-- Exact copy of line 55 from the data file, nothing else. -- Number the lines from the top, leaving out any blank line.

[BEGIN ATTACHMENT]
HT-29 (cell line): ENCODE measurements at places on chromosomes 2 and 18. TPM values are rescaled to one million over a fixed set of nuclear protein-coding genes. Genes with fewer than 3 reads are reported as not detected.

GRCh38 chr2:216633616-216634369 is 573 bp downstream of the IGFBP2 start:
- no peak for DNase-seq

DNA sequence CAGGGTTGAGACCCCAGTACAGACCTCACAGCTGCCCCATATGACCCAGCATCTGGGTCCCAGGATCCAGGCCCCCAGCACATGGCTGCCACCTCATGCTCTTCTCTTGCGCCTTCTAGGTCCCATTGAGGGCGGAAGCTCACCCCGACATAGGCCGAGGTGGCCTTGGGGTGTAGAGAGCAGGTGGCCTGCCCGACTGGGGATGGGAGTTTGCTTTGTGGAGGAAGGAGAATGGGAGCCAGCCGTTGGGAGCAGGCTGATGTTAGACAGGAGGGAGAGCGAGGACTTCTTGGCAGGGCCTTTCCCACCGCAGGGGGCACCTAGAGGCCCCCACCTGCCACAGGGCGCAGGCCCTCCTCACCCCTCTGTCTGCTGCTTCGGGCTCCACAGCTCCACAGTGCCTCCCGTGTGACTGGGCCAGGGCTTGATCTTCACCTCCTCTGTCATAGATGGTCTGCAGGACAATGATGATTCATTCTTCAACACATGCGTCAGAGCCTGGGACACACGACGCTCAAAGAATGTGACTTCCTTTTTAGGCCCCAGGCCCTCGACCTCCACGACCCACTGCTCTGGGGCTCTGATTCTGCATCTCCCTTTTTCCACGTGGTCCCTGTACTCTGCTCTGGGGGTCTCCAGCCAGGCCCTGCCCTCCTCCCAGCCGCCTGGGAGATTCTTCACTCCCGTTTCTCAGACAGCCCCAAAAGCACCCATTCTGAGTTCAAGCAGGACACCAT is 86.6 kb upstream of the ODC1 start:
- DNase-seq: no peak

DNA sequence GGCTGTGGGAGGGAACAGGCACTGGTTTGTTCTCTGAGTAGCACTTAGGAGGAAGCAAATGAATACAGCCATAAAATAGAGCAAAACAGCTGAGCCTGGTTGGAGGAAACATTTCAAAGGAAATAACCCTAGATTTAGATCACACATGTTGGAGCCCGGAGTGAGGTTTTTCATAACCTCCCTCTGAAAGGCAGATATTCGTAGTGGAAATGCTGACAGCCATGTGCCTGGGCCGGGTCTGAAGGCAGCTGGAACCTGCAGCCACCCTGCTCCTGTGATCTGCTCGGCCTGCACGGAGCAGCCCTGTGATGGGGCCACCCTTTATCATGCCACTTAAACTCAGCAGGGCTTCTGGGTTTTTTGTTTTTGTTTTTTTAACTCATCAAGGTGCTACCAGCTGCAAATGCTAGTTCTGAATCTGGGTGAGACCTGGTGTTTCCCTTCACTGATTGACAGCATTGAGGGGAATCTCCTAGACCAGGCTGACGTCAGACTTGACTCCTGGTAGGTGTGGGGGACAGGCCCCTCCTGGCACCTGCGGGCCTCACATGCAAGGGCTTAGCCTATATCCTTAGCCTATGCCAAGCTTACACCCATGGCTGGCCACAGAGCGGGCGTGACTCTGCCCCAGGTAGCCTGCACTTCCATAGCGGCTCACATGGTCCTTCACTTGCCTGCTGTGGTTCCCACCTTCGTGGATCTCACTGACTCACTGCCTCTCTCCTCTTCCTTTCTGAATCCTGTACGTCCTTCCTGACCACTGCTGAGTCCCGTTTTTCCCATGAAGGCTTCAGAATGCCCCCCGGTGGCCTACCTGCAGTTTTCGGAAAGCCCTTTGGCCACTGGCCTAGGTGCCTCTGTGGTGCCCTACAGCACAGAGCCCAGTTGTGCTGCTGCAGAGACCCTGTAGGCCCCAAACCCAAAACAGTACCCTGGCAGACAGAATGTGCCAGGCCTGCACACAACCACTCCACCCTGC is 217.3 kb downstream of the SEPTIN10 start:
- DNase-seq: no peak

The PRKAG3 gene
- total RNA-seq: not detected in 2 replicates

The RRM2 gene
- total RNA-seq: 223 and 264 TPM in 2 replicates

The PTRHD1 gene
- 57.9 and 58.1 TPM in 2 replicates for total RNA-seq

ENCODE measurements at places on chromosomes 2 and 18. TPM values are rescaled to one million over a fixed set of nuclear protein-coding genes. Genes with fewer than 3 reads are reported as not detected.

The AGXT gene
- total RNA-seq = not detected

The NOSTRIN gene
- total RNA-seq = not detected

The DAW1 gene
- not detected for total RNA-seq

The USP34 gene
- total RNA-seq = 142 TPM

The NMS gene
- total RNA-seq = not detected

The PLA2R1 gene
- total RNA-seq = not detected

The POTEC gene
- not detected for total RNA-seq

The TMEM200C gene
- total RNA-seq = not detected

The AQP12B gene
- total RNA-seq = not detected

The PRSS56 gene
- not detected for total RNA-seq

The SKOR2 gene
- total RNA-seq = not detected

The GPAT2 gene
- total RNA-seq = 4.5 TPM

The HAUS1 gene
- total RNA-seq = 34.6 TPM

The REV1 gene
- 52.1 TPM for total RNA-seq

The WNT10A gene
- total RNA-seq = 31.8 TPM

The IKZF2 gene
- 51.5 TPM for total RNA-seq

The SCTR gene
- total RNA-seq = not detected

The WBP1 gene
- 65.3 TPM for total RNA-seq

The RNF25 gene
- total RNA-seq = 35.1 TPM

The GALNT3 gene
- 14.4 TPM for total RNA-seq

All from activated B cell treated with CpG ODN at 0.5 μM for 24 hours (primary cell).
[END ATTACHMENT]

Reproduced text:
All from activated B cell treated with CpG ODN at 0.5 μM for 24 hours (primary cell).